Mashatile’s response deadline nears

Deputy President Paul Mashatile faces mounting pressure as he prepares to address corruption allegations before the looming deadline set by Parliament. Picture: Bongiwe Mchunu

Deputy President Paul Mashatile faces mounting pressure as he prepares to address corruption allegations before the looming deadline set by Parliament. Picture: Bongiwe Mchunu

Published Apr 3, 2024


Deputy President Paul Mashatile’s tenure has been shadowed by allegations of wrongdoing, and Parliament has demanded answers as soon as possible.

In a time-sensitive development, Mashatile has been granted until Thursday by Parliament to address corruption allegations lodged against him.

The allegations, together with his alleged associations with those entangled in corruption scandals, have thrown Mashatile into the spotlight.

The Ethics Committee of Parliament issued the deadline last week, setting a strict timeline for Mashatile to provide a comprehensive response.

“The allegations, which have sparked widespread concern and a public outcry, demand urgent attention from Minister Mashatile.

“Failure to meet this deadline could result in further escalation of the matter, potentially leading to disciplinary action or legal consequences.”

As the deadline approaches, the nation eagerly anticipates Mashatile’s response, with heightened scrutiny on Parliament’s commitment to combating corruption and upholding ethical standards in governance.

On February 12, DA leader John Steenhuisen laid corruption complaints at the Cape Town Central police station against Mashatile concerning several transactions over several years dating back to his time as a Gauteng MEC.

The DA also submitted a formal complaint to Parliament’s Joint Committee on Ethics and Members’ Interests for a breach of the members’ Code of Conduct by Mashatile, for failure to disclose registrable interests, or for wilfully or grossly negligently, providing the Registrar with incorrect or misleading details.

“Mashatile also faces allegations of having misled Parliament for failing to properly declare his use of various properties, including a R37 million Waterfall house in Gauteng.

“In addition, Mashatile also breached the Code of Conduct by failing to act in all respects in a manner that is consistent with the integrity of their office or the government,” Steenhuisen said.

On March 28, Mashatile told the National Assembly that Parliament’s Ethics Committee had asked him to respond within a week.

However, he said that he is not concerned about the corruption allegations levelled against him.

Political analyst, Professor Dirk Kotze, said the ANC is trying to show the public at large that they are taking allegations of corruption, fraud, and unethical behaviour seriously by conducting an investigation into him. This is likely connected to the speaker's current situation.

“Mashatile is not sort of at the centre of the ANC, despite the fact that he is the deputy president. He was not on the Ramaphosa side when he was elected deputy president; he was elected because the two pro-Ramaphosa candidates, including Ronald Lamola, actually split their vote.

“So Mashatile came in with very few votes, about 300 out of the 4000 votes, and managed to get this position.

“If he were standing against just one other candidate, or a Ramaphosa candidate, the situation might have been very different. So his position in the ANC in terms of the Ramaphosa leadership is not as solid as it should be.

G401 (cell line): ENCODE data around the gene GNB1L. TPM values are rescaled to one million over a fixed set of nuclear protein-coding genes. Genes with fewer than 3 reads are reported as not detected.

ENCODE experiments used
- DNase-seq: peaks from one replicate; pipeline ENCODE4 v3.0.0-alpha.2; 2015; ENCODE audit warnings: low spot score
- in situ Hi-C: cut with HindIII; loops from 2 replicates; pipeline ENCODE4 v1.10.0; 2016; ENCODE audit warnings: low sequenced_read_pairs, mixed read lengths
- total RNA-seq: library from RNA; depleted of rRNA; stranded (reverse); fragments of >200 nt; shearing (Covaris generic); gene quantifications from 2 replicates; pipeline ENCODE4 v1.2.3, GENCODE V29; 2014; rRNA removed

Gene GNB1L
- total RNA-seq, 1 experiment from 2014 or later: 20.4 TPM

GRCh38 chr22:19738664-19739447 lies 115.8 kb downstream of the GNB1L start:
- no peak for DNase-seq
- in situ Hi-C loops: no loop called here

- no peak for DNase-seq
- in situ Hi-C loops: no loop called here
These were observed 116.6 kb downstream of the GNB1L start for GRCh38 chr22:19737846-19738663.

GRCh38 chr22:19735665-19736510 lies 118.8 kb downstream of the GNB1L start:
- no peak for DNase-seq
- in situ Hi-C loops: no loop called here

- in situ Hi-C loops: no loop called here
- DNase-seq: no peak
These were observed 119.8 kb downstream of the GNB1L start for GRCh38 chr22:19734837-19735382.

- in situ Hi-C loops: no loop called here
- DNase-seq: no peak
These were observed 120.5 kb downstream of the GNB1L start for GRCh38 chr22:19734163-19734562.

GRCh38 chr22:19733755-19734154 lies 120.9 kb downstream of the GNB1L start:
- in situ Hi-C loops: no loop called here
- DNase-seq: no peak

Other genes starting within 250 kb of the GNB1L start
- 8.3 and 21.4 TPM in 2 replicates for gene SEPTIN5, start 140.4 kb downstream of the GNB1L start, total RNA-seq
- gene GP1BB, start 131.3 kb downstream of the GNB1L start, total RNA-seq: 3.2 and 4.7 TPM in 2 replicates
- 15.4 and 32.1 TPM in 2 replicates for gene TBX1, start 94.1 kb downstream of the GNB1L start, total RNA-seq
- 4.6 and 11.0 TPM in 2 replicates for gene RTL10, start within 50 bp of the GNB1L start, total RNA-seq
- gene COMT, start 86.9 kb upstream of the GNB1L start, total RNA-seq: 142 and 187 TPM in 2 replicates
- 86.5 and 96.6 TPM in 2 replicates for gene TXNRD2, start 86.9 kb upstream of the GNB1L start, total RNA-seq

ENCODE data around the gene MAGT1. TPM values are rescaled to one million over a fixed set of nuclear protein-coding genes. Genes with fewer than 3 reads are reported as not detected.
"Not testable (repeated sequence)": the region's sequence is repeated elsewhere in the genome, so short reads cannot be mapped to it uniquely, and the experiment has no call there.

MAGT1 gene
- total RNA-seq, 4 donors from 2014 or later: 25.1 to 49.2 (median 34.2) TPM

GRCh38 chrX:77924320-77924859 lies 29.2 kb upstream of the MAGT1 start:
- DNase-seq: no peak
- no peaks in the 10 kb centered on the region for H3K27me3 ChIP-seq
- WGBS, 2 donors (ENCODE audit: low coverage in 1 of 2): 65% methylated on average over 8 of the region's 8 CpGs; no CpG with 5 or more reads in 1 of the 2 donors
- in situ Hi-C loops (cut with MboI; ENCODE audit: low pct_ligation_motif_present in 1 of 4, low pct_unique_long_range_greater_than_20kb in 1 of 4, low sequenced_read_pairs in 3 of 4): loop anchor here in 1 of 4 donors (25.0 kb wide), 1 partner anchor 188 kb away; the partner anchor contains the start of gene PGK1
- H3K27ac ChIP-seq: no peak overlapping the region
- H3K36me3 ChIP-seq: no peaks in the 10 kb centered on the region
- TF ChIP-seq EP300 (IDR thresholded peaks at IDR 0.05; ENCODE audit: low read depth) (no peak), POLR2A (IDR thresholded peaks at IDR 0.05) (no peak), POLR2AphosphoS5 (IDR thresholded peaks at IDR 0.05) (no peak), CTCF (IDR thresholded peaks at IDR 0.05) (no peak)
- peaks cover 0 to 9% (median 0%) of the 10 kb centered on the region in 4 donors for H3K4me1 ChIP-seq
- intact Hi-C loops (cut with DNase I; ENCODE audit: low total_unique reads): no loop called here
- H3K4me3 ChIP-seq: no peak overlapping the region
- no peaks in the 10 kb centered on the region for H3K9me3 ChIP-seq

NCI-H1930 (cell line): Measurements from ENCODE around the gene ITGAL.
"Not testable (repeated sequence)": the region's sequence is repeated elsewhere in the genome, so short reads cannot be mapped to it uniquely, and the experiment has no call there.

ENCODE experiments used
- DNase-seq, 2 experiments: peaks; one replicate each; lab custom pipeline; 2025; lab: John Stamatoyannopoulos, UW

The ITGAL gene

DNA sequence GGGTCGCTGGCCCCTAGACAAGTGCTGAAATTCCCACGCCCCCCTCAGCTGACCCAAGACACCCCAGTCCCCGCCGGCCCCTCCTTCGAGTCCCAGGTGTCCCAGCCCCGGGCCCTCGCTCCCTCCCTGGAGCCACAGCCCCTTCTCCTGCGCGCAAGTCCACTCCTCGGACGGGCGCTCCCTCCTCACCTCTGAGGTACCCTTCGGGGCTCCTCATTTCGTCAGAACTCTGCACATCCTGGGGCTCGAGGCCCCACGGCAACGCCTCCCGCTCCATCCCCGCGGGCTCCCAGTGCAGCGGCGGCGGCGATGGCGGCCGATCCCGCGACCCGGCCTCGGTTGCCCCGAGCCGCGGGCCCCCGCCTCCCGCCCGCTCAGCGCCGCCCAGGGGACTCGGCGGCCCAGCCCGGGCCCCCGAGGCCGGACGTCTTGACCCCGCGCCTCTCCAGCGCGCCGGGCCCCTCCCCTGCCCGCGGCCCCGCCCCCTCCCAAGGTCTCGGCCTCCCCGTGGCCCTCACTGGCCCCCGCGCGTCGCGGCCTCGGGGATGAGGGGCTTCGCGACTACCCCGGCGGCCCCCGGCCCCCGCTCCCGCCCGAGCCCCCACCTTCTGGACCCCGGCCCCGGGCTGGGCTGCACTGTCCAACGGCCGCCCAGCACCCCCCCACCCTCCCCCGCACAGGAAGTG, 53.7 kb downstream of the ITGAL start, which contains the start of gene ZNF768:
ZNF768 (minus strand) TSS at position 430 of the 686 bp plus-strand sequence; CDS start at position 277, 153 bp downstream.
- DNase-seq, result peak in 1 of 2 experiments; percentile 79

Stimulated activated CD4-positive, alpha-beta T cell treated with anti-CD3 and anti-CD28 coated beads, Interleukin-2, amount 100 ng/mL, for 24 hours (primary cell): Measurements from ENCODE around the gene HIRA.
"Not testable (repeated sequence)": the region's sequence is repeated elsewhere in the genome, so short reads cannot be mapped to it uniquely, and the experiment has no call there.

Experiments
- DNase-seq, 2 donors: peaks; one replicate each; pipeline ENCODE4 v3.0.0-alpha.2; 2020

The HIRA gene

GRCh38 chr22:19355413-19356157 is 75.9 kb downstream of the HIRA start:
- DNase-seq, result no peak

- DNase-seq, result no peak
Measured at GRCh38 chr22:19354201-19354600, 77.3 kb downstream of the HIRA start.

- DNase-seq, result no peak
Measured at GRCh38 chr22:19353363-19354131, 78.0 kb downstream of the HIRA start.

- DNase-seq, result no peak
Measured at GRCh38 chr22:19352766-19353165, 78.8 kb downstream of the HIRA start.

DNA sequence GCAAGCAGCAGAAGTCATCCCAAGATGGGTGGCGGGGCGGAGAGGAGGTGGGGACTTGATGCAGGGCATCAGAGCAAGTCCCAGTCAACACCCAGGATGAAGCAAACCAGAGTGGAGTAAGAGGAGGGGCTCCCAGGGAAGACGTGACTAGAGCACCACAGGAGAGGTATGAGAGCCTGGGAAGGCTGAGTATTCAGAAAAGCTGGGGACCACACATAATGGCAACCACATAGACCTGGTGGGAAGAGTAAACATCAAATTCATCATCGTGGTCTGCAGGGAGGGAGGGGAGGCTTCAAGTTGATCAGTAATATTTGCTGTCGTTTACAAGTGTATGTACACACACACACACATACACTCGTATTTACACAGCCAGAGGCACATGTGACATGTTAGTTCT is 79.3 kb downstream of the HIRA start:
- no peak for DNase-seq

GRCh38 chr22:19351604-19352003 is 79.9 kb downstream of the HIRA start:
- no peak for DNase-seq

“The ANC leadership expects the deputy president to follow the same procedures in order to appear before the Integrity Commission, and President Ramaphosa also did so in order to clear himself of the Phala Phala accusations. In my opinion, this is why he must respond to the Ethics Committee as part of a regular process,” said Kotze.

Political analyst, Dr Levi Ndou, said allegations remain allegations unless proven otherwise. As long as there are no credible institutions of government that have made pronouncements, any allegations would mainly be such that you can only act when there is concrete evidence in front of you.

“The allegations as presented appear to be very serious, but we need to distinguish between allegations and facts, so if there are no facts presented, they will remain allegations.”

Ndou said there was no correct timing for the instructions of government work; one can say it might be an election strategy because it's happening now, but the bottom line is that there has been talk about these allegations for quite some time and because Parliament is coming to the end of its term.

“I think someone wanted to ensure that such issues were actually addressed before the elections. As for his career as a politician, it will be reformed by the credibility of the facts presented.

“Such will remain allegations and smear campaigns unless concrete evidence is presented, and it has the potential to dent his career.

“The other aspect is that these politicians are supposed to focus on elections, so they might not have sufficient time to do an investigation and do the campaigning at the same time, but it is an urgent matter.

“The allegations would have an impact on the ruling party only if they were proven to be correct. That is why some would say they could be bringing these allegations to distract the ruling party from doing their work and to also distract the deputy president.

“So in the absence of facts, some would actually see this as just a smear campaign. But at the same time, we need to put an emphasis on matters relating to openness, transparency, and accountability, which is what these parties are actually doing.

“So the deputy president also has to assist all of us by ensuring that all the necessary information is presented to the relevant people,” said Ndou.

The Star

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